Be sure to remove all flowers and buds Do not water your plant any more until

Be sure to remove all flowers and buds do not water

This preview shows page 8 - 11 out of 11 pages.

plastic bag and tie the bag around the base so that only the leaves are exposed. (Be sure to remove all flowers and buds.) Do not water your plant any more until you finish your experiment! You can also keep the plant in the plastic pot and place it in the plastic bag.Step 3 Determine the mass of each plant and then its mass for several days under your chosen environmental condition(s).Step 4 Create a data table to collect data. Record the mass daily. Remember to include any leaves or flowers that have fallen off. Return the plant to your experimental setup as quickly as possible.Calculations: Determining Surface Area and Transpiration RatesStep 1 In the first part of this lab, you were asked to investigate methods to calculate leaf surface area and the surface area of all the leaves on a plant. The grid provided will be helpful. Determine the total surface area of the leaves in cm2and record the value on thatpage.Step 2 Calculate the rate of transpiration/surface area. Show your work below.Step 3 After the entire class agrees on an appropriate control, subtract the control rate from theexperimental value. Record this adjusted rate. Show your work below:Page 8 of 11
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AP BiologyLabUnit 5 - Enzymes & MetabolismStep 4 Record the adjusted rate for your experimental test on the board to share with other lab groups. Record the class results for each of the environmental variables investigated. These dataneed to be included in an attached data table. Make sure to include column and row headings as well as appropriate units.Step 5 Graph the class results to show the effects of different environmental variables on the rate of transpiration and attach. Make sure to include a properly formatted title, axis labels with units, and a legend. Use a straight edge and use graph paper. You may need to convert data to scientific notation with all numbers reported to the same power of 10 for graphing purposes.Analyzing Results1.How was the rate of transpiration affected by your choice of experimental variable as compared to the control?2.Explain how each of the variables tested affected transpiration rates. Think about how each tested variable might have simulated a real environmental condition to which plants are exposed.3.Based on data collected from different lab groups, which environmental variable(s) resulted in the greatest rate of water loss through transpiration? a.Explain why this factor might increase water loss when compared to other factors. Page 9 of 11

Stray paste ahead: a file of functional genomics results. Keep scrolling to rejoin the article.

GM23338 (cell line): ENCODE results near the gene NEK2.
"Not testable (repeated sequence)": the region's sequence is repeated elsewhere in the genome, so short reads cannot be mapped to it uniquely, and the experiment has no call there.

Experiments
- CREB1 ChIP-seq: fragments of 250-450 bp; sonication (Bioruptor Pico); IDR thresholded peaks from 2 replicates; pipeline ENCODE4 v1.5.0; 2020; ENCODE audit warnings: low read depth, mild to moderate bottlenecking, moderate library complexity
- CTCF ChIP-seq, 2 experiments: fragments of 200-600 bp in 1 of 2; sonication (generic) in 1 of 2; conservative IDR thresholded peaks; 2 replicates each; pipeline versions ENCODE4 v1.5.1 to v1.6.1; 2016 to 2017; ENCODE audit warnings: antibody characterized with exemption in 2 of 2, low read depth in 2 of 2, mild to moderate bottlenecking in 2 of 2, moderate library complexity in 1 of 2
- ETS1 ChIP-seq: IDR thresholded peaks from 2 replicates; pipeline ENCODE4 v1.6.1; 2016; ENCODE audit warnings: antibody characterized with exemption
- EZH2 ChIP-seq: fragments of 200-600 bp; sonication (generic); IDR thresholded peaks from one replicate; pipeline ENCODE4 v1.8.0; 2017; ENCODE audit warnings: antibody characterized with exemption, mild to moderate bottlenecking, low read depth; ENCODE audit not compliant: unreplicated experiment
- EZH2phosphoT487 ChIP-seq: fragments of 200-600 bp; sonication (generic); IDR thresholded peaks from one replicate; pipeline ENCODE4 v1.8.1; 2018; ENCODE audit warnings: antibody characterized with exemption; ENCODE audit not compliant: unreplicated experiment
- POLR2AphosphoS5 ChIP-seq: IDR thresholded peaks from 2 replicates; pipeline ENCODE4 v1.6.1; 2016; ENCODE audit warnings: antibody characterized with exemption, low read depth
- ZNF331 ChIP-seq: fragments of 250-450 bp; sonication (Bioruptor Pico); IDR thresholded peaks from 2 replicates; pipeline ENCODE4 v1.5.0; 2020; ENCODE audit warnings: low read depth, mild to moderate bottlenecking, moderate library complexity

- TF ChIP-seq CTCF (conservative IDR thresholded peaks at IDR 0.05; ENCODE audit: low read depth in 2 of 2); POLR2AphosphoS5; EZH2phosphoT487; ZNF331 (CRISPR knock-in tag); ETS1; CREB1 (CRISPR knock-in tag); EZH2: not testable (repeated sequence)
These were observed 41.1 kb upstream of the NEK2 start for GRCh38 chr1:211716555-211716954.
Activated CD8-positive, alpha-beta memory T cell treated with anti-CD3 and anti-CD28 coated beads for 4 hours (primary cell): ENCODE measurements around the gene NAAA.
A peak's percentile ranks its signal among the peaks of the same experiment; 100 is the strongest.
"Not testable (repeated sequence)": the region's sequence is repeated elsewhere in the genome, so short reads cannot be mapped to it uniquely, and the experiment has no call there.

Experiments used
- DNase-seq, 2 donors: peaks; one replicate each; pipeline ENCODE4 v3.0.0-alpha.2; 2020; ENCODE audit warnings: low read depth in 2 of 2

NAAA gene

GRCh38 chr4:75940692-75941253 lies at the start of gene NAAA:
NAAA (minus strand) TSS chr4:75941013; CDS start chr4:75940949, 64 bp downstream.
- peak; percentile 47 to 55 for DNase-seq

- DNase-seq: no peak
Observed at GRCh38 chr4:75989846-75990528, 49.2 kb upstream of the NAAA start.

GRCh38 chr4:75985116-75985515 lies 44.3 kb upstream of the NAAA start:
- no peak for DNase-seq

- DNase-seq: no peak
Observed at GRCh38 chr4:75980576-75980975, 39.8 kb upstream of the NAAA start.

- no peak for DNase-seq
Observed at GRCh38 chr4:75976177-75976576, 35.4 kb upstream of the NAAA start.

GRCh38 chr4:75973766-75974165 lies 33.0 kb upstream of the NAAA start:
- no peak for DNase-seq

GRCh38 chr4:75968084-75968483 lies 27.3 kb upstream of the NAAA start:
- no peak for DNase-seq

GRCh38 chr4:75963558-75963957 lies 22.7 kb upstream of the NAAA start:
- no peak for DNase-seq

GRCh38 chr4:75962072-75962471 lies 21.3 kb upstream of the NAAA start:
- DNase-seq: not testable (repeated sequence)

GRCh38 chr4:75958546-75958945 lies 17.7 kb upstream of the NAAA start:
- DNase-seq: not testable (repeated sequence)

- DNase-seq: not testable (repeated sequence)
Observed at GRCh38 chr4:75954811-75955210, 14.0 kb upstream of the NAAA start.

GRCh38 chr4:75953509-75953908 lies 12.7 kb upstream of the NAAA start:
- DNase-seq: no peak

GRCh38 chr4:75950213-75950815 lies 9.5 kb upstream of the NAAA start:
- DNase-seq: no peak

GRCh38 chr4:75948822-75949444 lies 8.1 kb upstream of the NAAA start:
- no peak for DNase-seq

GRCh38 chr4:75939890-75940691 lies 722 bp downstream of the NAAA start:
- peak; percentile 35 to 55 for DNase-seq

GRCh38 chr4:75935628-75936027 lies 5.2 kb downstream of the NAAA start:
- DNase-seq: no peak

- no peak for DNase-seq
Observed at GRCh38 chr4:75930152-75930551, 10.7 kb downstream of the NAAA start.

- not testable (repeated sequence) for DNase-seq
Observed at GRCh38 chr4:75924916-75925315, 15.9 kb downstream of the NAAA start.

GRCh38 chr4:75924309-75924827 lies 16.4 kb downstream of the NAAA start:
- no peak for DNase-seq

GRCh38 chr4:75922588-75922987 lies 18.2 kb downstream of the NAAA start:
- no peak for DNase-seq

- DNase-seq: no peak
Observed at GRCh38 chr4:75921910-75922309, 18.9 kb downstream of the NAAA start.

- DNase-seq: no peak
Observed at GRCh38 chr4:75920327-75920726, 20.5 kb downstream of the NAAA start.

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AP BiologyLabUnit 5 - Enzymes & Metabolism4.Why did you need to calculate leaf surface area to determine the rate(s) of transpiration?5.What structural or physiological adaptations enable plants to control water loss? You’ll need to do a little research here. Your textbook is a great resource. Describe3 adaptations.6.Create a diagram with annotation to explain how the TACT (transpiration, adhesion, cohesion, tension) mechanism enables water and nutrients to travel up a 100-ft. tree. Predict how a significant increase in ambient (environmental) temperature might affect the rate of transpiration in this tree. Explain your prediction in terms of TACT and the role of guard cells in regulating the opening and closing of stomata.Evaluating Results1.Was your initial hypothesis about the effect of your environmental variable on the rate of transpiration supported by the data you collected? a.Why or why not?Page 10 of 11
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AP BiologyLabUnit 5 - Enzymes & Metabolism2.What were some challenges you had in performing your experiment? a.Did you make any incorrect assumptions about the effect of environmental variables on the rate(s) of transpiration?Page 11 of 11
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